Rapid advances in technology have left news organizations scrambling to manage how news is created, consumed and delivered. People have shifted towards accessing news first via desktops and laptops, and now through the ubiquitous smartphone.
Report: Mobile-first news: How people use smartphones to access information (Medium.com), 5/11/2016
PDF Report: Mobile-first news: How people use smartphones to access information (PDF), 5/11/2016
Since 2011, the rate of adult U.S. smartphone ownership has increased notably from 46 to 82 percent1, and is nearing a saturation point among some age groups. In just the past two years, individual mobile news consumption has grown rapidly. In fact, 89 percent of the U.S. mobile population (144 million users) now access news and information via their mobile devices.2 As news organizations seek to better manage this digital transformation across platforms, engage with their audience and stay competitive, what should they understand about their audience’s changing behavior on mobile news? And, how are diverse audiences approaching access to mobile news and information differently?
This two-part series, excerpted from a custom research study conducted with Nielsen and commissioned by Knight Foundation in September 2015, delves first into several key findings, and then dives into how specific groups of people use different mobile platforms for news.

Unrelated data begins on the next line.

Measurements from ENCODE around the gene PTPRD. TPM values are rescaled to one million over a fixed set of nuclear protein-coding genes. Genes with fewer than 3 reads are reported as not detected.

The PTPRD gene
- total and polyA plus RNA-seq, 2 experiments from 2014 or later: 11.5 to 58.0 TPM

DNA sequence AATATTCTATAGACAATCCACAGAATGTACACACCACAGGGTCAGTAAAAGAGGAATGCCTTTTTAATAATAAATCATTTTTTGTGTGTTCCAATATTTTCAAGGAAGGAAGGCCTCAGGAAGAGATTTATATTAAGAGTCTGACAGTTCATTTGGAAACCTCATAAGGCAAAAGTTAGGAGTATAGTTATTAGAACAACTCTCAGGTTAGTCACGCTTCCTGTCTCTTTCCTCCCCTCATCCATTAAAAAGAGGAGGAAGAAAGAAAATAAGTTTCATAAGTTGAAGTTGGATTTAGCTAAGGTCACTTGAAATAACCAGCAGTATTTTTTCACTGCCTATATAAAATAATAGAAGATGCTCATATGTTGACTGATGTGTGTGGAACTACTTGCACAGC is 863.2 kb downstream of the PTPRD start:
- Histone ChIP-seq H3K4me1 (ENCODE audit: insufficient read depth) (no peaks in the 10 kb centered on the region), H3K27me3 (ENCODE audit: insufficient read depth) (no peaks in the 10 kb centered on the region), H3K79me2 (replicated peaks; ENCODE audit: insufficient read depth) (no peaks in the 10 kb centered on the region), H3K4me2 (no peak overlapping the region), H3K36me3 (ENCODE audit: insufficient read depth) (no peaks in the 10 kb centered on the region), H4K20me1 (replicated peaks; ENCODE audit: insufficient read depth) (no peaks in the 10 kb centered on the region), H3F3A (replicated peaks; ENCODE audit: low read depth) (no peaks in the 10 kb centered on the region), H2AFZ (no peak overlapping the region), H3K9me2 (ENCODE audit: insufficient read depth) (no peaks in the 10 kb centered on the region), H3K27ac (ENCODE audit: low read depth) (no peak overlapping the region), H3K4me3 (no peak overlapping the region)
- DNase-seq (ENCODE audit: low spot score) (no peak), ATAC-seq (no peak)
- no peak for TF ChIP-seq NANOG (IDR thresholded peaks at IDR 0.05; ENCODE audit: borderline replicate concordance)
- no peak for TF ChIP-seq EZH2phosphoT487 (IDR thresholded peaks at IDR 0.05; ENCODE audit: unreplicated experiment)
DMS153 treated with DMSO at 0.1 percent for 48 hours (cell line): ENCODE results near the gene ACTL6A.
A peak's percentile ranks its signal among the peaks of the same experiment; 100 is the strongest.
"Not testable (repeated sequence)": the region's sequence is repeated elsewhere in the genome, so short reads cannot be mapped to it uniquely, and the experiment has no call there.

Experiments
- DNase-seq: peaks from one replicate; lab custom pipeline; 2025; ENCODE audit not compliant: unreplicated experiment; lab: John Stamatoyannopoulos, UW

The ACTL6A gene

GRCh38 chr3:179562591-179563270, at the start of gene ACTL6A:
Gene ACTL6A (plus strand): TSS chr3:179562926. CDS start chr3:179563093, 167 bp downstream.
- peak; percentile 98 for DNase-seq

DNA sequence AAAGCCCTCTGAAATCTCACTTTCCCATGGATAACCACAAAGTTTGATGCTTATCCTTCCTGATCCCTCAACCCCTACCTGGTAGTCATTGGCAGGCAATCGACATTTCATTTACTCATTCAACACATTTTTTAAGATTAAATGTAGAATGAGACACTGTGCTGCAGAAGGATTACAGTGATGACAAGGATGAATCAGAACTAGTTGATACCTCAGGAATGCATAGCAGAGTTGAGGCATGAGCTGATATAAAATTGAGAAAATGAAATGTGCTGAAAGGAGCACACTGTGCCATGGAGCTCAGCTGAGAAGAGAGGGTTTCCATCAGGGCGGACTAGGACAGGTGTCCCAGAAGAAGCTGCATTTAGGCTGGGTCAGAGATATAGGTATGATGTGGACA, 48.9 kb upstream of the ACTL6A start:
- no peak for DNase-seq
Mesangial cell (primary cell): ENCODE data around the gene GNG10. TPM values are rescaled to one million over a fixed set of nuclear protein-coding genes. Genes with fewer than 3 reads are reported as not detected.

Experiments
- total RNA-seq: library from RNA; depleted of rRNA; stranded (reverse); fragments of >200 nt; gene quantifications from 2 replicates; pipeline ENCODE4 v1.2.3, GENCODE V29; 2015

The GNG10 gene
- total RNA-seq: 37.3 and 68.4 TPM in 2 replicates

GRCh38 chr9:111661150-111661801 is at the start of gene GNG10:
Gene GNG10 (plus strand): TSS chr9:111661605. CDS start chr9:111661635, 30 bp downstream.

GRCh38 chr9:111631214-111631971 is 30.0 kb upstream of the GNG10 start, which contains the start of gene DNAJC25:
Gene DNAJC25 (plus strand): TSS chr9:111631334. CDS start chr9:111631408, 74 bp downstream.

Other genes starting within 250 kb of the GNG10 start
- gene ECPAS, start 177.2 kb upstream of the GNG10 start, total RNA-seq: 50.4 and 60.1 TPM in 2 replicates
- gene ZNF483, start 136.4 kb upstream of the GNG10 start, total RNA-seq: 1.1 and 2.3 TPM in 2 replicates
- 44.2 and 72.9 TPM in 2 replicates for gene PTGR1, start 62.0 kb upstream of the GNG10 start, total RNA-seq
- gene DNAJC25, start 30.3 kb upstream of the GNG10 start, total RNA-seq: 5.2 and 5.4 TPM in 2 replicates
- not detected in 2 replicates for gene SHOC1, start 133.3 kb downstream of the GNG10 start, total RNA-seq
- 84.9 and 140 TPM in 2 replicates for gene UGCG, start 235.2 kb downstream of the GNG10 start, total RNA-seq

The findings show that:
There is a substantial audience for mobile news. Nearly the entire population of adult mobile users consume news on their devices, and more users are spending news time on social platforms.
While mobile users only spend 5 percent of mobile time on news, on average, the time they do spend includes “hard” news about current events and global news, as opposed to routine weather reports and other forms of “soft” news.
Mobile users who access news through apps spend more time reading the content, but the overall audience for apps is small, so it’s essential to know who those users are.
Social media sites and apps are important sources of news for social media users, although television remains their top source. However, social media users also depend on friends, contacts and individuals they follow as trusted news sources as much as or more than they depend on media outlets.
Mobile news users active on social networks do not just passively engage with news content but take offline action related to the content.
Other studies on mobile news behavior rely heavily on self-reported survey data but Knight Foundation wanted a clearer picture of genuine behaviors. To obtain actual user data, Knight worked with Nielsen’s Electronic Mobile Measurement Panel to conduct a 24-month mobile news trend analysis. Panel recruits use an “always-on” meter on their mobile devices to monitor user activity, both across apps and on browsers.
Nielsen also conducted a supplementary, self-reported survey to account for in-app news consumption on social networking sites (for example, reading an article posted on Twitter or Facebook).